The effect of both dispositional trust and open group dynamics in this regard represents an important finding in relation to computer-supported collaborative learning tool use, and the use of our systems thinking software in particular, as higher perceived consensus is likely to lead to higher endorsement by the group of any action in response to a shared problem. With collaborative systems thinking seen as increasingly important by scholars for the resolution of societal problems, this line of research focused on the social psychology of collaborative systems thinking will become increasingly important if we are to understand the conditions under which groups flourish and flounder in their efforts to work together to solve problems.
Harney, O., Hogan, M.J., Broome, B. (2012). Collaborative learning: the effects of trust and open and closed dynamics on consensus and efficacy. Social Psychology of Education, 15, 517–532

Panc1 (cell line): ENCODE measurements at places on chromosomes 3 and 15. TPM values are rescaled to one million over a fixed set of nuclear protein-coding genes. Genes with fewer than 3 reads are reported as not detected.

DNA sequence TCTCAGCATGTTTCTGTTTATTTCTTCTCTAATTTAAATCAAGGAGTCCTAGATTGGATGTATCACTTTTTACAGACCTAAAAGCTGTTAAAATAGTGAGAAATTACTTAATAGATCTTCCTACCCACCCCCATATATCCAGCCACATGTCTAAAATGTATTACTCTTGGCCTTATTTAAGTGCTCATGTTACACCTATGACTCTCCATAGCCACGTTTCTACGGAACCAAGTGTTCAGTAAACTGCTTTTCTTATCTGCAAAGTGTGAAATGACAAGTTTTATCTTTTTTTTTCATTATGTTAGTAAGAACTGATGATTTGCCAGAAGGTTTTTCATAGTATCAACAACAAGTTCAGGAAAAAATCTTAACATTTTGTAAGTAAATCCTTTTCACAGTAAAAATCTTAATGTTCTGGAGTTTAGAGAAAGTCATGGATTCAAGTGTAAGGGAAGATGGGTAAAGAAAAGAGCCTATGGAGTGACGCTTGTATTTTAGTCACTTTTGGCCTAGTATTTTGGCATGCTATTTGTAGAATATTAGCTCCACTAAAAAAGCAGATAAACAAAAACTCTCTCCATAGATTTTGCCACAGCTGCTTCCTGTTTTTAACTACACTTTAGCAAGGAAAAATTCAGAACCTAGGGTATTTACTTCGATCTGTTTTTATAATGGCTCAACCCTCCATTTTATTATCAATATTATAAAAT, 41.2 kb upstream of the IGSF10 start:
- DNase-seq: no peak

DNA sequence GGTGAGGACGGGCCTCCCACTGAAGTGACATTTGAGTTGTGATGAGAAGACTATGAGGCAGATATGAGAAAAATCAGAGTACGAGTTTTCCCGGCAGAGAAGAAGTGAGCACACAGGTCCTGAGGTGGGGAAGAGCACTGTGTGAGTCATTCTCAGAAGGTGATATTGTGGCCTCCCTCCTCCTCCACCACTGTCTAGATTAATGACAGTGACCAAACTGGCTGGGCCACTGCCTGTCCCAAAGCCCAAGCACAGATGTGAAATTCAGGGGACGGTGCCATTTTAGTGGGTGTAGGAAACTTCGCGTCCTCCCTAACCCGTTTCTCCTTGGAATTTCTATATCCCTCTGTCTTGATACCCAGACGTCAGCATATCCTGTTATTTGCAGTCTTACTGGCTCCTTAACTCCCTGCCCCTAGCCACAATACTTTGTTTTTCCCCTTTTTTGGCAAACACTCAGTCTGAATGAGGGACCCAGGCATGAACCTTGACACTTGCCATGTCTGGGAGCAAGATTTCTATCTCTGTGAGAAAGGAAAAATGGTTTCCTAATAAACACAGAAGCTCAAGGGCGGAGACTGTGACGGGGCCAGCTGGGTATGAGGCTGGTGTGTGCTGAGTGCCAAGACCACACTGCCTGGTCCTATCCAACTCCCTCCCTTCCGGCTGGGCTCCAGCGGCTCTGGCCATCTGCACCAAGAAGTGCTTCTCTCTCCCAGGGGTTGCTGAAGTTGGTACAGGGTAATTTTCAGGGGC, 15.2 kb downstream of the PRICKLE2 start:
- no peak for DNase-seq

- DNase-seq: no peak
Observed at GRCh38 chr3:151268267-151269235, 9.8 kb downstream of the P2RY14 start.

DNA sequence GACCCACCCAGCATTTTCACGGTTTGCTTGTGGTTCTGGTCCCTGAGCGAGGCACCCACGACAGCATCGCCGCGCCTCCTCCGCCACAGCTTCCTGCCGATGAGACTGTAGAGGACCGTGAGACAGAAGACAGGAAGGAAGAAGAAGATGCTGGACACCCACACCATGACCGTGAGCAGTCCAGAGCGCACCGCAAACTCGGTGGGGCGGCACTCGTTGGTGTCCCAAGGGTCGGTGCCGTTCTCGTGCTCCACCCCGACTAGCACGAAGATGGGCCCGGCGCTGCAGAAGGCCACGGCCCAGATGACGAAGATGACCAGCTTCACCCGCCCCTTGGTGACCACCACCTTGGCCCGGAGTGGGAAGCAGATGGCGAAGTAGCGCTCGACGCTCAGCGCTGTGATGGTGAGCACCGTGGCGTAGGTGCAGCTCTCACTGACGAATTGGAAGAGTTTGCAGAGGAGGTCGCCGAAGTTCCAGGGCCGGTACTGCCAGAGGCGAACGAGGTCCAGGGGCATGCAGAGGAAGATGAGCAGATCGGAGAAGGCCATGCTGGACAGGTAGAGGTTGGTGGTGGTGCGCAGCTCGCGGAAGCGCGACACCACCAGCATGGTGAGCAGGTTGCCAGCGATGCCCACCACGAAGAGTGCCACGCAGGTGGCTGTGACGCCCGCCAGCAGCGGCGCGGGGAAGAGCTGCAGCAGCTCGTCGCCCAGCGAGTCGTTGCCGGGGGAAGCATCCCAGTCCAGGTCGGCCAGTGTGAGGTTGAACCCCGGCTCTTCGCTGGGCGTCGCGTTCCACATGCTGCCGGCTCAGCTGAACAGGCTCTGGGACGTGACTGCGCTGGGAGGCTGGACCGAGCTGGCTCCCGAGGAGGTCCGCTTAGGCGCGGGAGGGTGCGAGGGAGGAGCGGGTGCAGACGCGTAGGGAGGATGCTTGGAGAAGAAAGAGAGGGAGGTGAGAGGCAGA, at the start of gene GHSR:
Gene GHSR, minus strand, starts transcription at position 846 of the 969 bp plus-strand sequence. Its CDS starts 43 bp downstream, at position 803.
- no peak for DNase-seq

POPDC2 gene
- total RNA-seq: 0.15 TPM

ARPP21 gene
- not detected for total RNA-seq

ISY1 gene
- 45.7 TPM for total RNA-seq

Janssen, J., Kirschner, F., Erkens, G., Kirschner, P. A., & Paas, F. (2010). Making the black box of collaborative learning transparent: Combining process-oriented and cognitive load approaches. Educational Psychology Review, 22,139-154.
Johnson, D.W., Johnson, F. P., & Stanne, M. (2001). Cooperative learning methods: A meta-analysis. Retrieved September 29, 2010, from http://www.tablelearning.com/uploads/File/EXHIBIT-B.pdf.
Kreijns, K., Kirschner, P. A, & Jochems, W. (2002). The sociability of CSCL environments. Educational Technology and Society, 5(1), 8-22.